My dog shames me by demonstrations of intellectual superiority, especially by feats of memory such as I cannot emulate. He never forgets a face or scent. His ability to remember friends after absences of several years convinces me of the poetic truth of the tale of Odysseus’ homecoming, when the seafarer’s dog, alone of all the household, recognised him. I forget names with embarrassing regularity. I struggle at cocktail parties and conferences, where good manners make impossible demands on my powers of recall. I sometimes forget, albeit momentarily, the names of famous academics when I rattle off reading lists for my students. When I was an undergraduate I had a tutor whose failings in this respect were eccentric. He could rarely remember the title of a book, or the name of its author, although he could always direct me to its exact place on the shelves of the Bodleian.
I console myself with the findings of Daniel Schacter, the Harvard cognitive scientist, who points out that selectively deficient individual memory is an evolved advantage for humans, sparing us from clogging our brains with trivia. The more I forget, the more evolved I can feel. The shortcomings of what most specialists call social memory seem, however, to have no redeeming feature. My students arrive as freshmen in my classroom knowing mainly mythic versions of the past, which most monuments and commemorative events reinforce. The false memories tend to outlast the corrections that academic revisionists offer. In England, the Whig interpretation of history is still blithe and glib, as is, on my present side of the Atlantic, the White Anglo-Saxon Protestant reading of the manifest destiny of the United States. Or our lieux de la mémoire – which include graveyards and memorials of the dead – often have a sepulchral effect, burying the supposedly commemorated in effective oblivion. When my children were little, I made a habit, as we walked around the cities we lived in or visited, of asking if they knew why the streets we frequented bore the names of particular heroes or heroines. At last, when we were strolling along Osler Road in Oxford, my elder boy became exasperated. Sir William was not among his own heroes. “Why do they bother to name streets after people who end up forgotten anyway?” he sagely asked. In parts of Paris, and some other French cities, explanatory inscriptions accompany street signs. But this seems an admission of failure, demonstrating that the commemorative act is insufficient to perpetuate memory. Few read the inscriptions, which become more fodder for oblivion in their turn. I always pause to study Blue Plaques in London, but I do not think I can remember anything about any individual to whose life and achievements they have introduced me.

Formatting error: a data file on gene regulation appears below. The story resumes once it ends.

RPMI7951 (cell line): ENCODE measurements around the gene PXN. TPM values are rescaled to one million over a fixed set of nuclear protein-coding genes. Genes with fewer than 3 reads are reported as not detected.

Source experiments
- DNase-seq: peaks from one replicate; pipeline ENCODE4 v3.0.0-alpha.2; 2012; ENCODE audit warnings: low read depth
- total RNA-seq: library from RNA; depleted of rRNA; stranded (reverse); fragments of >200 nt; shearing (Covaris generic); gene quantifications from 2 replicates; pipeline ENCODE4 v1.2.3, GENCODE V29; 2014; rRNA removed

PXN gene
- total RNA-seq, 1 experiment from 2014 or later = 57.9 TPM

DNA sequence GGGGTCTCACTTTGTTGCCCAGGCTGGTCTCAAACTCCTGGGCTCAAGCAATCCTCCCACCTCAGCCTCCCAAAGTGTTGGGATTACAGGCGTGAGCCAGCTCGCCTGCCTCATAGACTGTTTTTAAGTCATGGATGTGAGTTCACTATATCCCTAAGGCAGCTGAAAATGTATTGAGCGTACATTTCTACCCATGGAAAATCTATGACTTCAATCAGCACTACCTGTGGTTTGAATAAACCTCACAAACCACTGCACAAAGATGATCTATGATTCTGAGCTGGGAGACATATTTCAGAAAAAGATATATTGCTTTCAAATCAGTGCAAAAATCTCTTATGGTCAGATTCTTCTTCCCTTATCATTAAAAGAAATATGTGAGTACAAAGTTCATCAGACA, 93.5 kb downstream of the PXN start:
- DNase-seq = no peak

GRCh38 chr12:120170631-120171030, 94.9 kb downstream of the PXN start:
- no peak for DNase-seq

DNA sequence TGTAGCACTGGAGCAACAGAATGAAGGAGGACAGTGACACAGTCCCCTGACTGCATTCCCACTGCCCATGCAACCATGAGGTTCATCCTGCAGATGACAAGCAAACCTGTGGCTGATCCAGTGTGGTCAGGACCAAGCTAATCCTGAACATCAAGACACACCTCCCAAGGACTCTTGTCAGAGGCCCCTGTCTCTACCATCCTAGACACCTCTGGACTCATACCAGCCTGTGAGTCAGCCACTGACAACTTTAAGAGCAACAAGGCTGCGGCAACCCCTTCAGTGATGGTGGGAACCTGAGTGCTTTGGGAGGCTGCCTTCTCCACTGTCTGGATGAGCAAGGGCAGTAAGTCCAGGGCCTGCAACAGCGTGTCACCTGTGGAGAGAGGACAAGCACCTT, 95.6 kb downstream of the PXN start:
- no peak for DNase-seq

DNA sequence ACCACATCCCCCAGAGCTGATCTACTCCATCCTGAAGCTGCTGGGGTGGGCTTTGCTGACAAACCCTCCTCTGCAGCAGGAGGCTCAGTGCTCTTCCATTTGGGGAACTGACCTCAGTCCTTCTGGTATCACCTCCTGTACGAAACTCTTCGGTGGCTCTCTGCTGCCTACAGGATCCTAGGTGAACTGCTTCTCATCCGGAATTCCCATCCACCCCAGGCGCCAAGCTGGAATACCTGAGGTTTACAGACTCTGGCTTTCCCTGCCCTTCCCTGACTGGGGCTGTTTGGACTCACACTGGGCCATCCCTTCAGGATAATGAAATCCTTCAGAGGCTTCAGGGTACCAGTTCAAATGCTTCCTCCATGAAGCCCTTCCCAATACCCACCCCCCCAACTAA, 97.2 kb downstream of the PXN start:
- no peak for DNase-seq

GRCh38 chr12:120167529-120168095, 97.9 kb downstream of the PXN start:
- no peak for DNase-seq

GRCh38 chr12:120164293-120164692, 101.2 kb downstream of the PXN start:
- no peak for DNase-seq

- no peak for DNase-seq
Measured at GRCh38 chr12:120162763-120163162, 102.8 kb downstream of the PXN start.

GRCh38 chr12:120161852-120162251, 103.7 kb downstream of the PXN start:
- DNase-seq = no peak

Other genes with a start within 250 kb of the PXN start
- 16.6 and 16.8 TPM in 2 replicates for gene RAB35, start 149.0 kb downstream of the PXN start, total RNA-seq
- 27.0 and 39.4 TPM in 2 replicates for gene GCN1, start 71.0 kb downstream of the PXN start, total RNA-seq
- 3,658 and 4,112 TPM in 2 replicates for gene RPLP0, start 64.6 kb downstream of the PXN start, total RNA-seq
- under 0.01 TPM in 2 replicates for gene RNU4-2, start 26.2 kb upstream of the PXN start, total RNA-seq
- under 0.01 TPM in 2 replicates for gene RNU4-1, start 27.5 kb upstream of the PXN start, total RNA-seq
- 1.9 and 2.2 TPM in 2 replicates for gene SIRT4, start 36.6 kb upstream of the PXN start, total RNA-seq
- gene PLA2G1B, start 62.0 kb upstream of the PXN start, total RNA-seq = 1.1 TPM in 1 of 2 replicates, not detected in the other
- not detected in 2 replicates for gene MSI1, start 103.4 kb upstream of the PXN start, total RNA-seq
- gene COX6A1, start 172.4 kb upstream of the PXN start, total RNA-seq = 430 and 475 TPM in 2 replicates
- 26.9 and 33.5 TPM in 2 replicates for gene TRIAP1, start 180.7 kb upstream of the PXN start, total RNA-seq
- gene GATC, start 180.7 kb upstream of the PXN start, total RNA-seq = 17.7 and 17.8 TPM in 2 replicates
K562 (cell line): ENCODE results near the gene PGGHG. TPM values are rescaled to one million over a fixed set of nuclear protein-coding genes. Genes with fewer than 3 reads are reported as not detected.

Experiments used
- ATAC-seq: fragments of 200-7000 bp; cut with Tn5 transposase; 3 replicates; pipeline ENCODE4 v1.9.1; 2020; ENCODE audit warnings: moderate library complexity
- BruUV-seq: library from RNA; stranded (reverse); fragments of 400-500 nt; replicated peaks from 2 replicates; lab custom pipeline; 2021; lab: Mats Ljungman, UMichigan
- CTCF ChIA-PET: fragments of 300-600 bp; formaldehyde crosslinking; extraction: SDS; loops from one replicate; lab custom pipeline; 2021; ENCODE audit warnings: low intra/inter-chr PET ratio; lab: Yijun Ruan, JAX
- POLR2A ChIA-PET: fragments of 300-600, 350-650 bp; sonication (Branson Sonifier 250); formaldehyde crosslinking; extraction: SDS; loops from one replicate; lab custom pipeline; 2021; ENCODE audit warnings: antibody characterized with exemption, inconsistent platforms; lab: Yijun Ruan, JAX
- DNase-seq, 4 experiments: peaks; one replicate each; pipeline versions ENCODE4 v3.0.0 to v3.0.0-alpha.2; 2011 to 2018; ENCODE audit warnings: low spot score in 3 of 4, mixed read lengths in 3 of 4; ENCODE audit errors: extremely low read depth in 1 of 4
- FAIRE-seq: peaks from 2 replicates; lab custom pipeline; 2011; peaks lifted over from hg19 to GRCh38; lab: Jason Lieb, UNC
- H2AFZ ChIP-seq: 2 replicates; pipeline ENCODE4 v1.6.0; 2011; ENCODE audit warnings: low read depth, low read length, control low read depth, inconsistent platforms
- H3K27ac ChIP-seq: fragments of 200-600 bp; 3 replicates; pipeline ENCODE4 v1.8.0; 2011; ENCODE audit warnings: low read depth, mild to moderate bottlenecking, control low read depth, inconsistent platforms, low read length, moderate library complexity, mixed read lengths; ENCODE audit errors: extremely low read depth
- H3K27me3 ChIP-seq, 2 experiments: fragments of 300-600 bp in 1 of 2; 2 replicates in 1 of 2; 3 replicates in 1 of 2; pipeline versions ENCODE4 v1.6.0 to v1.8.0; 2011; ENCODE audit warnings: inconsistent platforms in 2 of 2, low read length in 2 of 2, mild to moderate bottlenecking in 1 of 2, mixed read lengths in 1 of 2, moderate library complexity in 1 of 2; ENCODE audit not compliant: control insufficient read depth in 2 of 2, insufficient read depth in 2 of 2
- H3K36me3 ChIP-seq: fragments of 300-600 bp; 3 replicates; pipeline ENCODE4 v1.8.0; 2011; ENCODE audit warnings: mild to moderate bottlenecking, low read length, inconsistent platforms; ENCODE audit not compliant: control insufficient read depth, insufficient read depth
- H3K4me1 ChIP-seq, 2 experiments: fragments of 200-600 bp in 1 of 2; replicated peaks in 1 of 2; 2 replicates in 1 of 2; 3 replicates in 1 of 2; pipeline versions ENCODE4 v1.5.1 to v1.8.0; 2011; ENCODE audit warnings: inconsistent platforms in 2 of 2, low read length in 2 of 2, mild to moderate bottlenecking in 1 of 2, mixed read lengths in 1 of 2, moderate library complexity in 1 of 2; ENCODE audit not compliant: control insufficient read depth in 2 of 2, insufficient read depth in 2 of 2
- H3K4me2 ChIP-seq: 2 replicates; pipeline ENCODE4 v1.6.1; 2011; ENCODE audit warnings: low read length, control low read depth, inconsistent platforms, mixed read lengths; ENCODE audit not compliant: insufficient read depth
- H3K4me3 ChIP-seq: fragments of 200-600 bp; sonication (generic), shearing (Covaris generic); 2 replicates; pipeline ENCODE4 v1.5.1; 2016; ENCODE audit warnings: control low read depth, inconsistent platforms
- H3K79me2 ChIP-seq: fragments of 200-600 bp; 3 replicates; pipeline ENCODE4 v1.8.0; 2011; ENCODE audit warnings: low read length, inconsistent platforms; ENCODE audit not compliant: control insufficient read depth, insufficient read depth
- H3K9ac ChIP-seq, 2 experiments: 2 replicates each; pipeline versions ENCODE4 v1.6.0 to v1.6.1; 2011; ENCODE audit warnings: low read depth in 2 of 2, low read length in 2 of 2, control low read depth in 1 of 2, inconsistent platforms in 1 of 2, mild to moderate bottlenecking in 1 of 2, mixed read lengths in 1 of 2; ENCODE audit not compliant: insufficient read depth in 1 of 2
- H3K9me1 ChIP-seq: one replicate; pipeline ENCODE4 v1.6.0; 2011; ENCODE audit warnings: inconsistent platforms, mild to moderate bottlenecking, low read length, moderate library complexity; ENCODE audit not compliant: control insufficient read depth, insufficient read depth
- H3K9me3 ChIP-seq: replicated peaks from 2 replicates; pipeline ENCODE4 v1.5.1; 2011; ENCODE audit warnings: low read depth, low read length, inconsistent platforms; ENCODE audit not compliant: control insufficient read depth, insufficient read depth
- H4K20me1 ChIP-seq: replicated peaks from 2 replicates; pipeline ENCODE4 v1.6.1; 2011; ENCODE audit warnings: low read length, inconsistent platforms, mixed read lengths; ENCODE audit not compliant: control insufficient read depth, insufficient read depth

At some future time, however, to generations of Notre Dame alumni, ‘Jenkins’ will cease to be a person and will be just a well-appointed, neo-Gothic space
In US universities we have a touching faith in naming everything possible – entire institutions, colleges, libraries, residences, departments, rooms, galleries, musical instruments, garden benches, even landings, bits of furniture, bricks and tiles – after benefactors and great servants. Far from perpetuating fame, the practice seems to seal forgetfulness. I suppose most people connected with the University of Notre Dame know that the founder was Father Édouard (or Edward, as he came to be known) Sorin, in spite of the fact that a dining room is named after him. But I know of no student or visitor who has been inspired to enquire into the life of Ignatius Aloysius O’Shaughnessy, one of America’s great philanthropic oil barons of the early 20th century, despite the imposing bulk of the homonymous building outside my study window. Most of the names of the buildings on campus were once those of good and great people, but have become so firmly attached to the structures they designate as to have lost all power of reference to the individuals for whom they were coined. Thanks to the self-effacement of munificent patrons of the university, Father John Jenkins, the president of Notre Dame, is to be the namesake of one of the many new buildings that have turned the edges of the campus, now and for the next few years, into trenches and mudfields where no life or action thrives save those of the cranes, caterpillar-tracks and mechanical diggers. I think Fr John will be long remembered for the seriousness and sensitivity with which he keeps us focused on values – unquantifiable in rankings or assessment exercises – of service to students, the Church and the world. At some future time, however, to generations of Notre Dame alumni, “Jenkins” will cease to be a person and will be just a well-appointed, neo-Gothic space.
There are grand monuments in our cemetery, but in my observation their power of evocation is slight compared with the little, identical crosses that mark the graves of the many priests who have led lives of self-sacrifice in this place, and whose individual identities vanish into the community as their inscriptions fade. Many plaques and reliefs around the campus exalt famous individuals, but few passers-by seem even to notice them, and never react as if stimulated to curiosity, let alone recall. If ever I had enough money to endow a monument, I should dedicate it by name to “Oblivion” or “Ignorance.” That, surely, would grab attention, stimulate investigation and long remain unforgettable.